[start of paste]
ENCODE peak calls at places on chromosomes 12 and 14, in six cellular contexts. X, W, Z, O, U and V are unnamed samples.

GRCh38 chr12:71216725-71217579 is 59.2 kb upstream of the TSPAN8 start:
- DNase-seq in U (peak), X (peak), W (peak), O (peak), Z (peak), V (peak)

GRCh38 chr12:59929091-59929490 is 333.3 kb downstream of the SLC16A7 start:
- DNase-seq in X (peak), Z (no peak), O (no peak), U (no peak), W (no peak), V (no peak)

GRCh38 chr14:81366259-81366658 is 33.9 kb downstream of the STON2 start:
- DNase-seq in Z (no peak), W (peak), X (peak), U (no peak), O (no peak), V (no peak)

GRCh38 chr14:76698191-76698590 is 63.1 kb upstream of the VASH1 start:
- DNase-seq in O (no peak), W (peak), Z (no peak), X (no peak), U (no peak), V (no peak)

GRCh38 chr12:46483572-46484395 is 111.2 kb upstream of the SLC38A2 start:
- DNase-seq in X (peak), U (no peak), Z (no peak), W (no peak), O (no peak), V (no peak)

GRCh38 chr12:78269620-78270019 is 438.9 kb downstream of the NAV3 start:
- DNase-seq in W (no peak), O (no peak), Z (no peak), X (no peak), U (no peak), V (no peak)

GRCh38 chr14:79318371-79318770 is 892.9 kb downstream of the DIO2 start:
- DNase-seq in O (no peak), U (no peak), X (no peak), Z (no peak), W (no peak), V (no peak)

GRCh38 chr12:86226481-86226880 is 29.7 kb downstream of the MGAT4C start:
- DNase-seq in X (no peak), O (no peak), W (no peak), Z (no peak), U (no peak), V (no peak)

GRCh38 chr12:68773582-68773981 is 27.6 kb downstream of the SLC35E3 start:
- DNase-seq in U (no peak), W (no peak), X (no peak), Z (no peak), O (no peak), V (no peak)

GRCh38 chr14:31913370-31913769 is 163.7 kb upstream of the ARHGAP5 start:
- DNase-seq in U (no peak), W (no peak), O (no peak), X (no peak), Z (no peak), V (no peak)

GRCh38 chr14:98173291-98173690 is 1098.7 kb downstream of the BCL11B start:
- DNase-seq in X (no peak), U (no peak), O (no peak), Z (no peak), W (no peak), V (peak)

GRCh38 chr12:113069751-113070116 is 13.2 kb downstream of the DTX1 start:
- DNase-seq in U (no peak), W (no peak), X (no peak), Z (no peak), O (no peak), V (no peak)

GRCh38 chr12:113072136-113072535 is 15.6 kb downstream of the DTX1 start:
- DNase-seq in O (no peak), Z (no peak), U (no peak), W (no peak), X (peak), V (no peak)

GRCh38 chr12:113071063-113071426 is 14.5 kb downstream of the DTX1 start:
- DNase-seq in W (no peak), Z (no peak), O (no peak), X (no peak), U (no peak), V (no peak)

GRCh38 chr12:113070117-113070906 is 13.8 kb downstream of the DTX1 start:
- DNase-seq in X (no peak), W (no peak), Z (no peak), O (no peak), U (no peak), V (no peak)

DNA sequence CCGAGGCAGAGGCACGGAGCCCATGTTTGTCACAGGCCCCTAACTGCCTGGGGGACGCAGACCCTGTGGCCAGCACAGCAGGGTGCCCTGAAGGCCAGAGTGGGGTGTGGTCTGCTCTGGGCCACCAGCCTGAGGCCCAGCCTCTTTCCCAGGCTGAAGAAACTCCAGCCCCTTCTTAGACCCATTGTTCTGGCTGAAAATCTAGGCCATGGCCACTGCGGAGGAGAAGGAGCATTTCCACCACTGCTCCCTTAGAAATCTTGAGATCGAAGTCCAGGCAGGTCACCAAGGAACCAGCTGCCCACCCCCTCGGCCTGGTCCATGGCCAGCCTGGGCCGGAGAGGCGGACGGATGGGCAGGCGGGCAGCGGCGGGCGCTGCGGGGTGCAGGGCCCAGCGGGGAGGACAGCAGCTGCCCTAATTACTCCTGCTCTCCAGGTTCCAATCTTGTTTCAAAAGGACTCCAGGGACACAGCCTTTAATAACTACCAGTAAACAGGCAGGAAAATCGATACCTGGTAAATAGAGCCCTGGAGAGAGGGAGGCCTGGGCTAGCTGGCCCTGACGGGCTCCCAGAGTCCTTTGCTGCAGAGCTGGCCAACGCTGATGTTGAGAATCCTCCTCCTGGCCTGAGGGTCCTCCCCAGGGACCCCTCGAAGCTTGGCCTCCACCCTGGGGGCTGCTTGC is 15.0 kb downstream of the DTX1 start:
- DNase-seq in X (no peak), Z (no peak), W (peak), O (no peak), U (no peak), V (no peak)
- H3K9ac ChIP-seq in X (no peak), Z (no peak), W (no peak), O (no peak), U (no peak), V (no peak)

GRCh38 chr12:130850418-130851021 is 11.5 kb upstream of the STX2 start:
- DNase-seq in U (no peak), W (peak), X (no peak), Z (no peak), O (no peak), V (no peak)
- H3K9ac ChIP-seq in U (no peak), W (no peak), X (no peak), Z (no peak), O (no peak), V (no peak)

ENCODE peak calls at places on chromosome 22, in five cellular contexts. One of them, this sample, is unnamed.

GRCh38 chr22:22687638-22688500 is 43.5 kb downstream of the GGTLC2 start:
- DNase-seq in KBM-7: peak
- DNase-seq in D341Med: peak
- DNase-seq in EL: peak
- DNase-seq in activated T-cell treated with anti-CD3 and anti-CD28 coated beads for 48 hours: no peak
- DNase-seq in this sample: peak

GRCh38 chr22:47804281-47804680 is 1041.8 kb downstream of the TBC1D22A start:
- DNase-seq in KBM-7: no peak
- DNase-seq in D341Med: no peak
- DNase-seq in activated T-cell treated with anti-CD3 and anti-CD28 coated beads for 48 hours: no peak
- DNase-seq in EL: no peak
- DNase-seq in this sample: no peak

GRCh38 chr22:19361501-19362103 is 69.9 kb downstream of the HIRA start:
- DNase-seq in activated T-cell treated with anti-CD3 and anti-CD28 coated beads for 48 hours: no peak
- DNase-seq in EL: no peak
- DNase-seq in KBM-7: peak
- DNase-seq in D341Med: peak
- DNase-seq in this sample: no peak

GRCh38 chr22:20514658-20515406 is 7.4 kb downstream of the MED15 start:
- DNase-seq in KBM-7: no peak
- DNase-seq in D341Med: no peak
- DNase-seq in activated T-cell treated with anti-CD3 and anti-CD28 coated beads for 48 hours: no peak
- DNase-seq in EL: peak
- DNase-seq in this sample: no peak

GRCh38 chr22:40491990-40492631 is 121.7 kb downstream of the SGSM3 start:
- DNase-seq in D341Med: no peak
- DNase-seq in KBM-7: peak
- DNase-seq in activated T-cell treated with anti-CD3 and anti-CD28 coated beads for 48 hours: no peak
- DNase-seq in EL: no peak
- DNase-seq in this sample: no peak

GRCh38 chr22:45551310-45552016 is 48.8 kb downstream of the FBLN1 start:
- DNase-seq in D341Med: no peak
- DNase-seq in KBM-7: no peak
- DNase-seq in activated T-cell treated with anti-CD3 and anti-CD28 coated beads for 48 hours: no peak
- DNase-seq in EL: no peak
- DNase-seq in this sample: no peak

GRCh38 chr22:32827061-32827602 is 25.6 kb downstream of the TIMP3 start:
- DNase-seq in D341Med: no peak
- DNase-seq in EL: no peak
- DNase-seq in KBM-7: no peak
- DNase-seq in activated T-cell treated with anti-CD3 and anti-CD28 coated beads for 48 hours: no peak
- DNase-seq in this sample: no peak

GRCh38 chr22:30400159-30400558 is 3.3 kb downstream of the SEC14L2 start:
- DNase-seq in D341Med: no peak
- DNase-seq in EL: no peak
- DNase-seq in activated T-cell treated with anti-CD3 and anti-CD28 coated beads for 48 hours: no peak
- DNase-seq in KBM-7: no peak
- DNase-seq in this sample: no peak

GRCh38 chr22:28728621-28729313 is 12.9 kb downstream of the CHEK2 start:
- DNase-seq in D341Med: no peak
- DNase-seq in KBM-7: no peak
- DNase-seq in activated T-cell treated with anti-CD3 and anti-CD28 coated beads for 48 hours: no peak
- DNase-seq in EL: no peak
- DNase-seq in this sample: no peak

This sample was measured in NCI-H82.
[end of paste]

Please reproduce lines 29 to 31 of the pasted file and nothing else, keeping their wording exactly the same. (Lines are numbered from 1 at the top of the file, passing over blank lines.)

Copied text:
- DNase-seq in W (no peak), Z (no peak), O (no peak), X (no peak), U (no peak), V (no peak)

GRCh38 chr12:113070117-113070906 is 13.8 kb downstream of the DTX1 start:
- DNase-seq in X (no peak), W (no peak), Z (no peak), O (no peak), U (no peak), V (no peak)